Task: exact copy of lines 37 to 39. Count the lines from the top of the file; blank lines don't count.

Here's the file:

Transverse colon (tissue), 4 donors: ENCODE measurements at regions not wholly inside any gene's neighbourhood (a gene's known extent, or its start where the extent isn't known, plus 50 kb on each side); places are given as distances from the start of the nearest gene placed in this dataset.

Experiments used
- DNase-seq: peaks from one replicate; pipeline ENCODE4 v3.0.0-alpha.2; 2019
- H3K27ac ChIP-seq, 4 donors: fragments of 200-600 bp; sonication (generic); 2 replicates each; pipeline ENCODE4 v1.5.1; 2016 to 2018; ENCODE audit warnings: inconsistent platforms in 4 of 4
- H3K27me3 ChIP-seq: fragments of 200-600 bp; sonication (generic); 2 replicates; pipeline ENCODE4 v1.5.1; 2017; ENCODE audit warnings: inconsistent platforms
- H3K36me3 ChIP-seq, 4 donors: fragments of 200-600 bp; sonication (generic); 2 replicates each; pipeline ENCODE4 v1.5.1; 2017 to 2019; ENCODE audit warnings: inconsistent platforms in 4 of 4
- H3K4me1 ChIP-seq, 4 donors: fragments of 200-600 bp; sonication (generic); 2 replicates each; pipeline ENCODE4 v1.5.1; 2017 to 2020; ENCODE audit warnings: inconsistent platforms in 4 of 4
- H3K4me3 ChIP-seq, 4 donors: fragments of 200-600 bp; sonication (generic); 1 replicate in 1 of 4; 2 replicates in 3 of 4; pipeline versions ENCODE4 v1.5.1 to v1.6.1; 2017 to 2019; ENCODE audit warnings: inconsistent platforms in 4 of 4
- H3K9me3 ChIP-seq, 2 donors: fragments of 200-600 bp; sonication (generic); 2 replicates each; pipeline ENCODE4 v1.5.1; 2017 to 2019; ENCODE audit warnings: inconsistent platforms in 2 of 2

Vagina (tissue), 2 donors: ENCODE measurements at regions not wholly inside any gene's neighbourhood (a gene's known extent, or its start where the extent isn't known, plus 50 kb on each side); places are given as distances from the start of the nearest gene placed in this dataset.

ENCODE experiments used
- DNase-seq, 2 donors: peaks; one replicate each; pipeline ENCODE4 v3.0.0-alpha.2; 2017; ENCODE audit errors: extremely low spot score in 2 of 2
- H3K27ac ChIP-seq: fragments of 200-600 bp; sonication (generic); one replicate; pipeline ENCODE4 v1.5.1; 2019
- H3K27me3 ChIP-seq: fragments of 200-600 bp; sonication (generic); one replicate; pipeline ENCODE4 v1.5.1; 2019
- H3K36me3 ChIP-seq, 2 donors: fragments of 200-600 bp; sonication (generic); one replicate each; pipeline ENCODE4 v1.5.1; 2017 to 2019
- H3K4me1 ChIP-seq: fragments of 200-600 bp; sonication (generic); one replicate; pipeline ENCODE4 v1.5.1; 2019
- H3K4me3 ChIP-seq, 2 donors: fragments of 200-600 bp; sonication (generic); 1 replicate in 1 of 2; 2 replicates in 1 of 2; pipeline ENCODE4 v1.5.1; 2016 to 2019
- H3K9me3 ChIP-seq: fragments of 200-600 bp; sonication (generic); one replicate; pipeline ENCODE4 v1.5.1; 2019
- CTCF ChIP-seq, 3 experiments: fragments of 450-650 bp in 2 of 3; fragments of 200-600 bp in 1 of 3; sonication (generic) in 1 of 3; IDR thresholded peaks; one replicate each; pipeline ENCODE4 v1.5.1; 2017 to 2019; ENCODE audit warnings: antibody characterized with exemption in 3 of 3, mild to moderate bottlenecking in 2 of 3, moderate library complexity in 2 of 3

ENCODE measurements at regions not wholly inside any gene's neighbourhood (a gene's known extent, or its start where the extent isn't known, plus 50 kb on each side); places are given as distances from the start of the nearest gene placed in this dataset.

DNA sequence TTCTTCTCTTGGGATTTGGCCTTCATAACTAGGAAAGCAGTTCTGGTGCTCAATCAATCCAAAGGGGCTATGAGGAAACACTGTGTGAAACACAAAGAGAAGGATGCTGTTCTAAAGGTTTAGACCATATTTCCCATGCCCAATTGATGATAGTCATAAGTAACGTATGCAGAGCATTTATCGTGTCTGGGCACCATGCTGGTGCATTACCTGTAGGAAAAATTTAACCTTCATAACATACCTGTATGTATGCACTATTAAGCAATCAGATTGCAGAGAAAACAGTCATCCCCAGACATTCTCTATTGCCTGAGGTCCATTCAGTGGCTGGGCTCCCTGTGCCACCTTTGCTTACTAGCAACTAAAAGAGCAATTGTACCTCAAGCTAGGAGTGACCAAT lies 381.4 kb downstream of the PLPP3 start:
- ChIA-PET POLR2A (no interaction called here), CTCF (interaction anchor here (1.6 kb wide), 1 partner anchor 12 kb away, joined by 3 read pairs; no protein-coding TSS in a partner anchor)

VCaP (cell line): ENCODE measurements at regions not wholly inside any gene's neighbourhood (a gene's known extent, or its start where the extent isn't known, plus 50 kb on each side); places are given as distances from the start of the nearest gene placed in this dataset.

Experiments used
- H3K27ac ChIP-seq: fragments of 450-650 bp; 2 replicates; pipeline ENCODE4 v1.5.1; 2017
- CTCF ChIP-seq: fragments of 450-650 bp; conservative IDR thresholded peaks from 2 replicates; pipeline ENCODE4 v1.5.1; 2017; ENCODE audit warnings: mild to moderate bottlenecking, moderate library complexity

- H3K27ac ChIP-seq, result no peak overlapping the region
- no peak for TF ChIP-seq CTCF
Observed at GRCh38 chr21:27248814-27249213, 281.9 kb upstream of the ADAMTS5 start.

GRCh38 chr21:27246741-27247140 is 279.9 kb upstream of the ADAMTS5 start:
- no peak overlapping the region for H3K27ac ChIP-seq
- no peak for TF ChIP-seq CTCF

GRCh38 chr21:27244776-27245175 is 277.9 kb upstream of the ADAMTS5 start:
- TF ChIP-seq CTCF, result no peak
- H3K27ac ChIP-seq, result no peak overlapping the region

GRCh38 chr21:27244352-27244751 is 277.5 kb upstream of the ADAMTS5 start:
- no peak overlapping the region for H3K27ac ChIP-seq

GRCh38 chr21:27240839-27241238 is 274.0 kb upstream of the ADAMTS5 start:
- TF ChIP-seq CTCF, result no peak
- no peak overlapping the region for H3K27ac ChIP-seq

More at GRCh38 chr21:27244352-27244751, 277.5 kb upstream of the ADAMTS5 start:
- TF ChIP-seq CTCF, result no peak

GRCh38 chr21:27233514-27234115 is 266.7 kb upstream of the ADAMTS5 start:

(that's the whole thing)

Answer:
- no peak overlapping the region for H3K27ac ChIP-seq

GRCh38 chr21:27240839-27241238 is 274.0 kb upstream of the ADAMTS5 start:
- TF ChIP-seq CTCF, result no peak